Baharat is a Middle Eastern Spice mix or blend not dissimilar to the North African Ras el Hanout but a bit hotter, in our opinion, from its use of pepper and paprika.
Baharat, in Arabic, means “spices”. The name originated in Medieval India, as Bh rat, a Sanskrit name for India, and was the source of these spices. The mixture of finely ground spices is often used to season lamb, fish, chicken, beef, and soups. Additionally, it may be used as a condiment, to add more flavour after a meal has been prepared.
There are many variations on the recipe, some calling for Allspice and dried black lime as ingredients and chilli is sometimes added too. Traditional Baharat ( as opposed to Gulf Baharat ) doesn’t always include chillies.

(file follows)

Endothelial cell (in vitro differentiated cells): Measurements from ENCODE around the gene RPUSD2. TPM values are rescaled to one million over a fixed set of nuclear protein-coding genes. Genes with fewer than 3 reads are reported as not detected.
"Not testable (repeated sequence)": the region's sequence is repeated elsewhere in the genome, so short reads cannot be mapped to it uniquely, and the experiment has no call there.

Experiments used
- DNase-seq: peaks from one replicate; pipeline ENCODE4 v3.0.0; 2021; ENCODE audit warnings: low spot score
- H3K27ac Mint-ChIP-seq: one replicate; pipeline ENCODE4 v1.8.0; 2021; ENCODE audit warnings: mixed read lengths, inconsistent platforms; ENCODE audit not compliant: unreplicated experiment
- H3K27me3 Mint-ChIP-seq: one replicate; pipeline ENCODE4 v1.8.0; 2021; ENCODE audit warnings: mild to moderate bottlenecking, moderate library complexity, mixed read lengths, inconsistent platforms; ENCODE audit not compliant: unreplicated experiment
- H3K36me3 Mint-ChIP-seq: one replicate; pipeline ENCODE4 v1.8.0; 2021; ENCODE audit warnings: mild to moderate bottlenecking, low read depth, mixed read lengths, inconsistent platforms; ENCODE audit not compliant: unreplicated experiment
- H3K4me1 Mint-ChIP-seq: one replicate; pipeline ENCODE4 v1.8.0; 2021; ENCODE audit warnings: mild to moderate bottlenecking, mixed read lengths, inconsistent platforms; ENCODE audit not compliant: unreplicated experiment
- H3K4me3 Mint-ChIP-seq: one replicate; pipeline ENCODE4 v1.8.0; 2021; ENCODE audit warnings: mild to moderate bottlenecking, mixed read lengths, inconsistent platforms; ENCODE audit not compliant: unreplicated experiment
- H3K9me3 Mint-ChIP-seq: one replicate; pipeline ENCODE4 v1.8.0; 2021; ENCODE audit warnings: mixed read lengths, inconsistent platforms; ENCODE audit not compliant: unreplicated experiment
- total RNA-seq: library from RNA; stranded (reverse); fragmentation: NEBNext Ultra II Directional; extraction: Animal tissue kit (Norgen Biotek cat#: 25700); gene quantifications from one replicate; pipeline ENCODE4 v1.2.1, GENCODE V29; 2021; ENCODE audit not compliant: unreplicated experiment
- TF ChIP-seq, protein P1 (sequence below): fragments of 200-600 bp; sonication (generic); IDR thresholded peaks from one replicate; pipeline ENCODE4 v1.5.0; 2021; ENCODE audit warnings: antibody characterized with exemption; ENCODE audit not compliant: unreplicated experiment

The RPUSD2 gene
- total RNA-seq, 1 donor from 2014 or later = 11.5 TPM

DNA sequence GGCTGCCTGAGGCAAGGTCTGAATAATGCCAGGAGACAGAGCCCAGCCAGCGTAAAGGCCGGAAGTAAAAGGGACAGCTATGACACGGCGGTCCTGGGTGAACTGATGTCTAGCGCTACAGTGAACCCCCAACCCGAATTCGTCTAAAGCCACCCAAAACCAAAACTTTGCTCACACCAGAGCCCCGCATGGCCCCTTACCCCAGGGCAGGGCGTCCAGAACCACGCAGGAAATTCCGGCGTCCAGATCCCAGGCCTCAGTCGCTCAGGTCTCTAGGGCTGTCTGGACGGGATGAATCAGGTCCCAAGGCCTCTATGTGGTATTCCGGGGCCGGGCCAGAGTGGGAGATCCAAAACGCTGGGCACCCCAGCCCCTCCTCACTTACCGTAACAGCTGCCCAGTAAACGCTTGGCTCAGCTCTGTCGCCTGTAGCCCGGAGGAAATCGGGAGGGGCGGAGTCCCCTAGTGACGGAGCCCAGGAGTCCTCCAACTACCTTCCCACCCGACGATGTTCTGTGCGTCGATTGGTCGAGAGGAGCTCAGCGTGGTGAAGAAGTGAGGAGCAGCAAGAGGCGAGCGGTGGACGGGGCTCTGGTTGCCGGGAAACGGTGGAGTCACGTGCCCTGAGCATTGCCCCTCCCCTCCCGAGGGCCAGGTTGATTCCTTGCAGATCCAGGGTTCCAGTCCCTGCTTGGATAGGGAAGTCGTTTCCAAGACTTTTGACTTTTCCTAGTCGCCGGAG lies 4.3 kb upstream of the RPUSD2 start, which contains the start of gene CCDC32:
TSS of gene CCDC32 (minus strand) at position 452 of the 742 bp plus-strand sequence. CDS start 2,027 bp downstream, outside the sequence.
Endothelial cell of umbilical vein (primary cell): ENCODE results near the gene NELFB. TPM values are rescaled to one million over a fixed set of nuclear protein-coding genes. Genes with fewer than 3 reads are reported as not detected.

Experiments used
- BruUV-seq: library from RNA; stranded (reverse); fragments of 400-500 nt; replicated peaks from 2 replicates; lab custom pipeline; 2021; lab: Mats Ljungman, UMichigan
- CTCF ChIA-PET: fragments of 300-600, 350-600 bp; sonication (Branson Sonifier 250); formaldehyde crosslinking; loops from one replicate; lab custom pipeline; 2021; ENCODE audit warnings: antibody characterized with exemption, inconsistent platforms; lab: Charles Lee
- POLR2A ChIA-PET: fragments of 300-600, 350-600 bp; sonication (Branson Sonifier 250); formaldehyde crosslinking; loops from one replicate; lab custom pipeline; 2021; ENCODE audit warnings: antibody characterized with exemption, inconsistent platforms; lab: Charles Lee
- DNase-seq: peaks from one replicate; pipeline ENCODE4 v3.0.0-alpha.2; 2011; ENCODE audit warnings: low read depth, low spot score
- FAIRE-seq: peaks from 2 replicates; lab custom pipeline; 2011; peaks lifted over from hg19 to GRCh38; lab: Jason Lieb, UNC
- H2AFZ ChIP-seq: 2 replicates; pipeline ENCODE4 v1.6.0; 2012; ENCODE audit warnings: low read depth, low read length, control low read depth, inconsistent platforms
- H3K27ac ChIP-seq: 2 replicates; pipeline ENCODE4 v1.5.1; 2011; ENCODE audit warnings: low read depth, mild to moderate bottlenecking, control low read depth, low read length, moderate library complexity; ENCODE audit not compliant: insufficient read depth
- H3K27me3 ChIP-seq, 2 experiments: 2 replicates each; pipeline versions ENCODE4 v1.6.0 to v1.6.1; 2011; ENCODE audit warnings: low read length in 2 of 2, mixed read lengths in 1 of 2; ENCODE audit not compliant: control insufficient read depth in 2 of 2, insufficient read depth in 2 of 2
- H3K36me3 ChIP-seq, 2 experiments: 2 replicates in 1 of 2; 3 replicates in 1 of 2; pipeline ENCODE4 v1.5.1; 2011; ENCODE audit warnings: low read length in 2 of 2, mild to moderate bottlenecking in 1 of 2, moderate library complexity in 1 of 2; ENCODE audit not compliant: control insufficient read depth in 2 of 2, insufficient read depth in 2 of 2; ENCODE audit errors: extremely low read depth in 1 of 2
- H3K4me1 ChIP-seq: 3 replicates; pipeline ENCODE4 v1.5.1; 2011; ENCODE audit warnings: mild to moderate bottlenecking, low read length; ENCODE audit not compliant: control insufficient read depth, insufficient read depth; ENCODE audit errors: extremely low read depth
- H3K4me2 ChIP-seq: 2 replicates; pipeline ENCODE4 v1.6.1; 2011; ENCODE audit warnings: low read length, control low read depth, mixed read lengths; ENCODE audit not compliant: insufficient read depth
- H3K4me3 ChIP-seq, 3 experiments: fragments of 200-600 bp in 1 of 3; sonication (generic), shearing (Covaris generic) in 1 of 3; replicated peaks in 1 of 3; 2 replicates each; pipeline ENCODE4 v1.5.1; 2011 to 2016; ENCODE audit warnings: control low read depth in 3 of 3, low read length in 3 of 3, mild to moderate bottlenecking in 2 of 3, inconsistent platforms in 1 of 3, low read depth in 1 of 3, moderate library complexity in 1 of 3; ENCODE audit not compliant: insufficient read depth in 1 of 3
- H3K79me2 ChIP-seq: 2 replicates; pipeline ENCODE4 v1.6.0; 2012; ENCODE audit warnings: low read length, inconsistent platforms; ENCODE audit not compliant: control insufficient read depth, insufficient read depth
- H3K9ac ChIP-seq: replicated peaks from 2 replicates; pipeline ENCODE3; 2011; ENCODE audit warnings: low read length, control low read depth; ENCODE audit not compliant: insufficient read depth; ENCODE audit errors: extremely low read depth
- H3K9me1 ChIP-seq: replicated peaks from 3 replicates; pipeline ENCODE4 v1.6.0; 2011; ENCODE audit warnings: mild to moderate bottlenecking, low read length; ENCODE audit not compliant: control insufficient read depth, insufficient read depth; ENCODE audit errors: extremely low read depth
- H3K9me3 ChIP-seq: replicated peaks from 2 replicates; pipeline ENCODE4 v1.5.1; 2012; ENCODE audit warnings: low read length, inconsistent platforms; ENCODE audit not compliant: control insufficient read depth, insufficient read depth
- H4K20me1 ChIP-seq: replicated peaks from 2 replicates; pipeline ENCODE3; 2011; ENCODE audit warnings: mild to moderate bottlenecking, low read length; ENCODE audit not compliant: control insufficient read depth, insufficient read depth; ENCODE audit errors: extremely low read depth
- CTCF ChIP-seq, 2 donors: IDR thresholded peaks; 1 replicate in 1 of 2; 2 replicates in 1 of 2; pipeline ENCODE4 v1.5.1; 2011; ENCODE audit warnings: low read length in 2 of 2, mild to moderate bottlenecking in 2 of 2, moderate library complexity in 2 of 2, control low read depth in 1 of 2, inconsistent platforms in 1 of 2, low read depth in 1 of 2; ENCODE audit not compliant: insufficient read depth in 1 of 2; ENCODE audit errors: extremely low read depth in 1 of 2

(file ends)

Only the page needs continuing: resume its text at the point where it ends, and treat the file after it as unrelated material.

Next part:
You can rub the dry spice mix over red or white meats before roasting or add the spice mix to casseroles for a Middle Eastern twist.
For Middle Eastern spiced steak, preheat a barbecue grill or chargrill on high. Rub the spice mix over both sides of beef steaks and cook on grill until cooked to your liking. Serve with a rocket and mixed tomato salad.
To make a marinade of the spice mix, simply mix with olive oil and either lime or lemon juice to create a thin paste or use yoghurt instead of the oil.